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New Book Sparks Debate On How Unwed Trend Among Blacks 'Affects Everyone'

Publication Date: 
November 03, 2011
The Washington Times
Cheryl Wetzstein

Professor Rick Banks' new book, "Is Marriage for White People? How the African American Marriage Decline Affects Everyone" is reviewed below by Cheryl Wetzstein of the Washington Time.

An unwed birthrate of 70 percent. Statistically low marriage rates and statistically high divorce rates. For an entire population - from low-income to high-income.

If these statements paint an accurate portrait of black men and women in America today, they raise the question, "Is marriage for white people?" And that's what Stanford Law School professor Ralph Richard Banks is asking in a provocative new book that has sparked a national conversation on relationships, marriage and race.


"African-Americans have become the most unmarried people in our nation," Mr. Banks wrote in, "Is Marriage for White People? How the African American Marriage Decline Affects Everyone."


There's no need for black women to ignore "the other 87 percent" of men in the country, especially when black men and everyone else freely marry "out," Mr. Banks said. Moreover, if black women weren't such a captive pool for black men, he added, it might even inspire more of the brothers to "put a ring on it," as singer Beyonce famously suggested.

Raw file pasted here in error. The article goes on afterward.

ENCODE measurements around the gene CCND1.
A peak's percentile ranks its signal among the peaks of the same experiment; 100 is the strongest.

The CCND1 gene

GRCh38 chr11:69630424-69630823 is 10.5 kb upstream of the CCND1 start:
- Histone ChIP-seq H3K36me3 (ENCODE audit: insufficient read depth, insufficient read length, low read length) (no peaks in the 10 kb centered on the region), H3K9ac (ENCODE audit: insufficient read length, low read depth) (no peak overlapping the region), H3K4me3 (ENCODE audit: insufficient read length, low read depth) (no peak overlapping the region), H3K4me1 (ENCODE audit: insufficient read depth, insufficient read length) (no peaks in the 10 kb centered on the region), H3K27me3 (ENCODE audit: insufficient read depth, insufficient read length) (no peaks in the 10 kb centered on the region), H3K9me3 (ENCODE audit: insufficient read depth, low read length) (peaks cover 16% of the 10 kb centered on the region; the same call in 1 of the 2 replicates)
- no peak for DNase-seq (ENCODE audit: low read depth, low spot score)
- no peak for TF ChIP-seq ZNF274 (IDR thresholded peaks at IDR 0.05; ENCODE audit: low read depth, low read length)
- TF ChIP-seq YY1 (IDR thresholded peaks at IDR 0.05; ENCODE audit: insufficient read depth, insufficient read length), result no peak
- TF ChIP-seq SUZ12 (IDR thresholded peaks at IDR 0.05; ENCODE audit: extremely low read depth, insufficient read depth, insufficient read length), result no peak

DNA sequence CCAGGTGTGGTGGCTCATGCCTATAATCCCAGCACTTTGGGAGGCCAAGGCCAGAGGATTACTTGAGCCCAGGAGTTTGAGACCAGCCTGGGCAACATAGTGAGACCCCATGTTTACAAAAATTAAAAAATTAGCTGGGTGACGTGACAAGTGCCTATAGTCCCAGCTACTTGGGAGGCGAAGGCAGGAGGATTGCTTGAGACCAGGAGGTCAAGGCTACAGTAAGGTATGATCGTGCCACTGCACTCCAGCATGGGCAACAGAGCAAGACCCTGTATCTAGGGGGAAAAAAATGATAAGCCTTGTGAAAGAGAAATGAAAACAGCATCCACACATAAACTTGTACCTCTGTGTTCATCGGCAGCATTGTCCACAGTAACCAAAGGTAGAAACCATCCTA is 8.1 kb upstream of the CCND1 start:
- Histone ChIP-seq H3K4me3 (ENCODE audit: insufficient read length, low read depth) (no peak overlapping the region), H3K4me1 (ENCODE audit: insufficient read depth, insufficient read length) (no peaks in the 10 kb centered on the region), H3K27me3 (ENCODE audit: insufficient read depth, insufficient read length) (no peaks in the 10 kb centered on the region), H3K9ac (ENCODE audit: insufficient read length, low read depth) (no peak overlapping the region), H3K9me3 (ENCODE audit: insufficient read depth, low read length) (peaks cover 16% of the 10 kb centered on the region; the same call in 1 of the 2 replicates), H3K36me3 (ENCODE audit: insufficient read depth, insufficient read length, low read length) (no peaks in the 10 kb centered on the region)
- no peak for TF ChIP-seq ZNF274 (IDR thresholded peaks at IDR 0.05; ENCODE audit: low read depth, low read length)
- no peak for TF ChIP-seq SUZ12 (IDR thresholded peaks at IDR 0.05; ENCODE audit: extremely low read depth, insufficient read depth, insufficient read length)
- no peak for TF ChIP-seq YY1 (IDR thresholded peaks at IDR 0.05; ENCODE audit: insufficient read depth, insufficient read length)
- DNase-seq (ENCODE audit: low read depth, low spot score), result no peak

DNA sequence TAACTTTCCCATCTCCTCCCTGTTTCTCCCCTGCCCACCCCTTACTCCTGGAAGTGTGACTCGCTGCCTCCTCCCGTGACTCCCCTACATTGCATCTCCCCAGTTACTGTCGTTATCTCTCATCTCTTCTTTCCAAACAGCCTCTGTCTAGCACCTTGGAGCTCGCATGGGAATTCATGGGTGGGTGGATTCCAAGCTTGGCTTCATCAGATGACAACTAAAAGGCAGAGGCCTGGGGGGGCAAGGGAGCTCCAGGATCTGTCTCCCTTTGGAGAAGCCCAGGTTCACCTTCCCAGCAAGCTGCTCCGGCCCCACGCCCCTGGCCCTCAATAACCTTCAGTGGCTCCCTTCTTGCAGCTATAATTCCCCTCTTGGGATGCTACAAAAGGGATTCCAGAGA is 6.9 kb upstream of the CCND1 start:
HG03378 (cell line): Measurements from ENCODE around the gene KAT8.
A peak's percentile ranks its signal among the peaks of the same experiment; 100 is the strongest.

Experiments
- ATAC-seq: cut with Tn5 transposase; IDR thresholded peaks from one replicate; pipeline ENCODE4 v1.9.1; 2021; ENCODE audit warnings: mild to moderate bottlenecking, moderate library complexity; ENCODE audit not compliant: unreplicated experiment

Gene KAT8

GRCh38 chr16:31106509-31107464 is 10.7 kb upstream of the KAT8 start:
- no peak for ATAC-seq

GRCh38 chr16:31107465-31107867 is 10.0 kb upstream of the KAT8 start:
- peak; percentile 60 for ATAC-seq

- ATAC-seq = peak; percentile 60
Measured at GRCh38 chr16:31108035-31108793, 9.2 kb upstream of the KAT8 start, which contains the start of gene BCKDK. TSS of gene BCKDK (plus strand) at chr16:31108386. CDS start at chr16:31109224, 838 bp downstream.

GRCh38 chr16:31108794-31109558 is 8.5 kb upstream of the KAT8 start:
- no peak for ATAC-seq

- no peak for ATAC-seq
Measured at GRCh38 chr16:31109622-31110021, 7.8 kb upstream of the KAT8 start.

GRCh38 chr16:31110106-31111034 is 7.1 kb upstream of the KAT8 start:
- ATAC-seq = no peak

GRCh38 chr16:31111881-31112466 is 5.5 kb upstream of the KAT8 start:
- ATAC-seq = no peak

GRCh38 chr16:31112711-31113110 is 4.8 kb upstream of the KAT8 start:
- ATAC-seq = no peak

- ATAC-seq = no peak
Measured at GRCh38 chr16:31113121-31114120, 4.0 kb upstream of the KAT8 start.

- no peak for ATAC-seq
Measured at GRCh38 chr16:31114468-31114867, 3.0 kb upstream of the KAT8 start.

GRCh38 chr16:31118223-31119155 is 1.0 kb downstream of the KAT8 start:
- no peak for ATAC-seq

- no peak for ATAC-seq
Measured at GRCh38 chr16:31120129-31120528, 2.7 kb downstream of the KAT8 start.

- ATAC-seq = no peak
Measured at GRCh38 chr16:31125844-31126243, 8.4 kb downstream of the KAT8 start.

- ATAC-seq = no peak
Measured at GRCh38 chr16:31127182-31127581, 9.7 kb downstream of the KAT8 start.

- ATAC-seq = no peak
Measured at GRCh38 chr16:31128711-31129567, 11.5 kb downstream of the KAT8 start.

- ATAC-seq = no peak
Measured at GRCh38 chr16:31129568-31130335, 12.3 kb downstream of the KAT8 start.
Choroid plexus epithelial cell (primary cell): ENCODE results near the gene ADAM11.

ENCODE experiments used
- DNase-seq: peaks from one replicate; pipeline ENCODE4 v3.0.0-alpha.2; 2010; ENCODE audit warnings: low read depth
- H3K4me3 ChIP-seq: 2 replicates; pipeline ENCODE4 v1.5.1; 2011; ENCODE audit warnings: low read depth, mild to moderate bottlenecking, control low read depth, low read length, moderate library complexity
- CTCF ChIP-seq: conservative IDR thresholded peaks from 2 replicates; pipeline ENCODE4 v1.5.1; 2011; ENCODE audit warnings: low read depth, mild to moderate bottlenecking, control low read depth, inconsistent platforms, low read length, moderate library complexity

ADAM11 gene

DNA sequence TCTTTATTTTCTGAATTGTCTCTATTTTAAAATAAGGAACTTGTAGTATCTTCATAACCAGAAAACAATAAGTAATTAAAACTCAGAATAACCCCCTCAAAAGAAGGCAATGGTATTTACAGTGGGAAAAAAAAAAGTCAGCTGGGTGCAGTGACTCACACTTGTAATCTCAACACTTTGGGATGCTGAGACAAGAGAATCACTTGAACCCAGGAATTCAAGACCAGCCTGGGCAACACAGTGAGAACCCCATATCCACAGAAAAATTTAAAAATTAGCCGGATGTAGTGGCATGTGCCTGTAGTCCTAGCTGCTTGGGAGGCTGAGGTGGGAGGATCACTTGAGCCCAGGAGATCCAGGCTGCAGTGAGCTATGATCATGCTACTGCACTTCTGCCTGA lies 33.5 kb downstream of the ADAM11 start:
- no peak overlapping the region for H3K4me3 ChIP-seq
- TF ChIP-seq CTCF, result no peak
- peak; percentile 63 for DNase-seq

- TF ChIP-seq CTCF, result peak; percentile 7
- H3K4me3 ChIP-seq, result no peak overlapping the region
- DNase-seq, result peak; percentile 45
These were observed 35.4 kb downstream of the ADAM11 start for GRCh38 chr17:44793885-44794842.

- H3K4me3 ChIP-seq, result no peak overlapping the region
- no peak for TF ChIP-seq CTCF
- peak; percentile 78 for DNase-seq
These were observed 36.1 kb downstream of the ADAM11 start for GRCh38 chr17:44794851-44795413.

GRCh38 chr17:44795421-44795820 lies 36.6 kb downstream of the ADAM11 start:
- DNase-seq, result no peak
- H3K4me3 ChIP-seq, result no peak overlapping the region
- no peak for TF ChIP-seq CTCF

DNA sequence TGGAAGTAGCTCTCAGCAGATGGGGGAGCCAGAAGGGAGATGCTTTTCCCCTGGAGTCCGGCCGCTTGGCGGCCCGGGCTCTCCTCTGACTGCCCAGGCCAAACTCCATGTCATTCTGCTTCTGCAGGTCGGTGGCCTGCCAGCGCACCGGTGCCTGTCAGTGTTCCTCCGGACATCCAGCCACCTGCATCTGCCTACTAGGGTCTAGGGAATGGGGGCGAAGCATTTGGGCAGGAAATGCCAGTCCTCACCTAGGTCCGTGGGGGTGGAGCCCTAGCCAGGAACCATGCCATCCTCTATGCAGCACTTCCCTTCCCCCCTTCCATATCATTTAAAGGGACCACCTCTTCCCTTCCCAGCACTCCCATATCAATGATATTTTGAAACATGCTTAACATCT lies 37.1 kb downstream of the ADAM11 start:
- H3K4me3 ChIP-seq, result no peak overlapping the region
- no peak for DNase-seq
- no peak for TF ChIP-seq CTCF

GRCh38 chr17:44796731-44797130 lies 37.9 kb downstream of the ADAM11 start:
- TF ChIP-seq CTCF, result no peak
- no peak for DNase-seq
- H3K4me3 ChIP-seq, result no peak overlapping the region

Mr. Banks has some ready replies to concerns about his "marry out" suggestion. Black women, for many reasons, have seemed to be willing to marry "down" - to a black man with less education or a lower-earning occupation - but not "out," said Mr. Banks.


So what is left is a scenario where black men - particularly those with higher education degrees and secure careers - take full advantage of their relative scarcity in the "market." This inequality lets black men be the "deal-makers" and black women the "deal-takers" in relationships, Mr. Banks said during a recent appearance at the Institute for American Values, co-hosted by retired Georgia Supreme Court Chief Justice Leah Sears Ward.

It is also leading to "an epidemic of singledom" for black women, he added.

Mr. Banks is already working on a new book about boys and gender gaps, to keep the conversation going.